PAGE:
New challenge accepted: Hagoromo 羽衣

Hirasawa Yumiko in the Noh Hagoromo (Photo: Fabio Massimo Fioravanti)

In 2016 we celebrated Udaka Michishige’s 70th birthday with a Taikai, a large performance event in which I danced the shimai excerpt from the Noh Kurama Tengu. This coming summer (2017) we are not going to hold a public event, but a closed-door practice session in early August. I am going to take the main role in the play Hagoromo, performed in its full format, with costume and mask. My teacher assigned me this role knowing that I have been wanting to perform a female role after a long series of warriors, gods, tengus, etc. (the only exception would be the tsure (secondary) role of goddess I have occasionally performed in other practice sessions – see, for example, this old post).

Hagoromo is a relatively short one-act play, following the Aristotelian unities of time, space, and action. The action takes place on Miho bay (currently Shizuoka Pref.) just before dawn, when the fishermen’s boats return to the shore after night fishing. There, a tennin (a celestial maiden living in the ‘palace on the moon’) who has descended on earth in order to admire the beauty of the scenery, has taken off her ‘robe of feathers’ (the hagoromo) before bathing into the sea. The fisherman Hakuryō has found the hagoromo hanging on a pine branch and decides to take it back to his village. The tennin demands that the robe is returned to her: without it, she cannot fly back to the moon. Hakuryō says that he will give the robe back if she performs one of her famous dances, but without the robe the tennin cannot dance. Hakuryō insinuates that if he gives the robe back in advance, she will leave without dancing. However, the tennin reminds the fisherman that lie and deceit belong to the world of the humans: deities don’t lie. Ashamed of his distrust, Hakuryō finally gives back the robe. The tennin dances, admiring the beauty of Miho bay. Finally, she sends blessings and gifts, before flying back to the moon as the dawn breaks.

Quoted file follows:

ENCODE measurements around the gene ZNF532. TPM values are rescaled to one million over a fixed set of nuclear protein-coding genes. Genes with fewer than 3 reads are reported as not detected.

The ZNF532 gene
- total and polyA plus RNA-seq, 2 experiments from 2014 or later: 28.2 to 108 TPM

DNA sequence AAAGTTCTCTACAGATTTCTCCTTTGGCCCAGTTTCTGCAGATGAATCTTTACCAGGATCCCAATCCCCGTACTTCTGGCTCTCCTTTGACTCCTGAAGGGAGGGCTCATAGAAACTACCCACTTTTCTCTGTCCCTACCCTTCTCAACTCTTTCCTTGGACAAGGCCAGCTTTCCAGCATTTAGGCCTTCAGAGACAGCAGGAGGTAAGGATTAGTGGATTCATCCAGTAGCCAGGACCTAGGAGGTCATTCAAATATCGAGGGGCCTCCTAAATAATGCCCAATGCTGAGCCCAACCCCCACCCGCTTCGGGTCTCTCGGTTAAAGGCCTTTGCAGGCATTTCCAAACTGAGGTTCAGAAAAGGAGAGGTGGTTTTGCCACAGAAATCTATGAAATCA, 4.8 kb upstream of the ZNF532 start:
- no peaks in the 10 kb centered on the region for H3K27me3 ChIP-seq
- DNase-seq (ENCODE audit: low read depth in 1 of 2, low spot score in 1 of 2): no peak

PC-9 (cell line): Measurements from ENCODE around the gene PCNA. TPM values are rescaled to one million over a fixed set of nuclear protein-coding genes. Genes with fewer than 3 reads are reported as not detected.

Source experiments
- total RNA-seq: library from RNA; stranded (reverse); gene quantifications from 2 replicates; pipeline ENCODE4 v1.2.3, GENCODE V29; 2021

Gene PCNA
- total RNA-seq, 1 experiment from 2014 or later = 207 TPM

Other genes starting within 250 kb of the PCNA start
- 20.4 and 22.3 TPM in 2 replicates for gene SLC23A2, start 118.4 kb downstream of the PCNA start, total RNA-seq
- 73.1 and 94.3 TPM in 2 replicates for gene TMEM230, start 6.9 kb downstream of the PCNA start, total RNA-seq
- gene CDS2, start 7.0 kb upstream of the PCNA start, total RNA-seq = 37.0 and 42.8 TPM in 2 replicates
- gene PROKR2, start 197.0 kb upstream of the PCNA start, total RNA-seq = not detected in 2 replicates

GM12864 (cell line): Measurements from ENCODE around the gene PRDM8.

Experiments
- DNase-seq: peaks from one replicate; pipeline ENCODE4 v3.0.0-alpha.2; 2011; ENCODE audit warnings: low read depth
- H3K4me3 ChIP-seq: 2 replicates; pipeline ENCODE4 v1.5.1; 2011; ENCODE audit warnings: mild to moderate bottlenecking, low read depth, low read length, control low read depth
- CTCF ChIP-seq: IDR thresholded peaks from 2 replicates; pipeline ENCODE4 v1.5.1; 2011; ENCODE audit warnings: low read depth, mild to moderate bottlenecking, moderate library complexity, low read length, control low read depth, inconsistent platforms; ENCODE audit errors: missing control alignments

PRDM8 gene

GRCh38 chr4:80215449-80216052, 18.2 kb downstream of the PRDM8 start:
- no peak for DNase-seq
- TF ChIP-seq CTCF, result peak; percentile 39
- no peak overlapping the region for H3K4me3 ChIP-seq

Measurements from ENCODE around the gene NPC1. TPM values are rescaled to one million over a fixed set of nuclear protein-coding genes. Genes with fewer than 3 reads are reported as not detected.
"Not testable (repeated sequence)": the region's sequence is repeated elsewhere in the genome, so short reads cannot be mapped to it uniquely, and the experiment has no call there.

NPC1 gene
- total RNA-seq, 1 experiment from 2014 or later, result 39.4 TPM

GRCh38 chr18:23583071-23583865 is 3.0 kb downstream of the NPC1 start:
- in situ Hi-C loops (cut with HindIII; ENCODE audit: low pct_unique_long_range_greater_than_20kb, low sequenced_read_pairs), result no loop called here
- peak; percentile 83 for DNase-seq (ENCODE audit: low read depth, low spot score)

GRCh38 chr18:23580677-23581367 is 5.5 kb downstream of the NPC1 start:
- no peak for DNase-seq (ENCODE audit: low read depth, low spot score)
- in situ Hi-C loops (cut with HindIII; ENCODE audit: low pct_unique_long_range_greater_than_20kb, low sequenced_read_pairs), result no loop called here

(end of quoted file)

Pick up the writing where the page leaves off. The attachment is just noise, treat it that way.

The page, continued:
Despite its apparent simplicity, Hagoromo is a demanding play. The focus of the action is the shite, who sings or dances almost without interruption since its entrance. It will be my first time to perform the graceful jo-no-mai slow tempo dance. It will also be my first time to perform in kinagashi, that is, with a kimono-style costume instead of the large ōkuchi trousers used for male roles or, sometimes, for goddesses. The type of costume influences how one performs. In this case, the kinagashi style will considerably restrict the length of the steps I will be able to take.

Hagoromo will be an interesting challenge. This summer I will perform Hagoromo in a kenkyūkai (practice session), but I wonder if my teacher is not thinking about having me perform this noh on the Kongo Noh stage sometimes soon…

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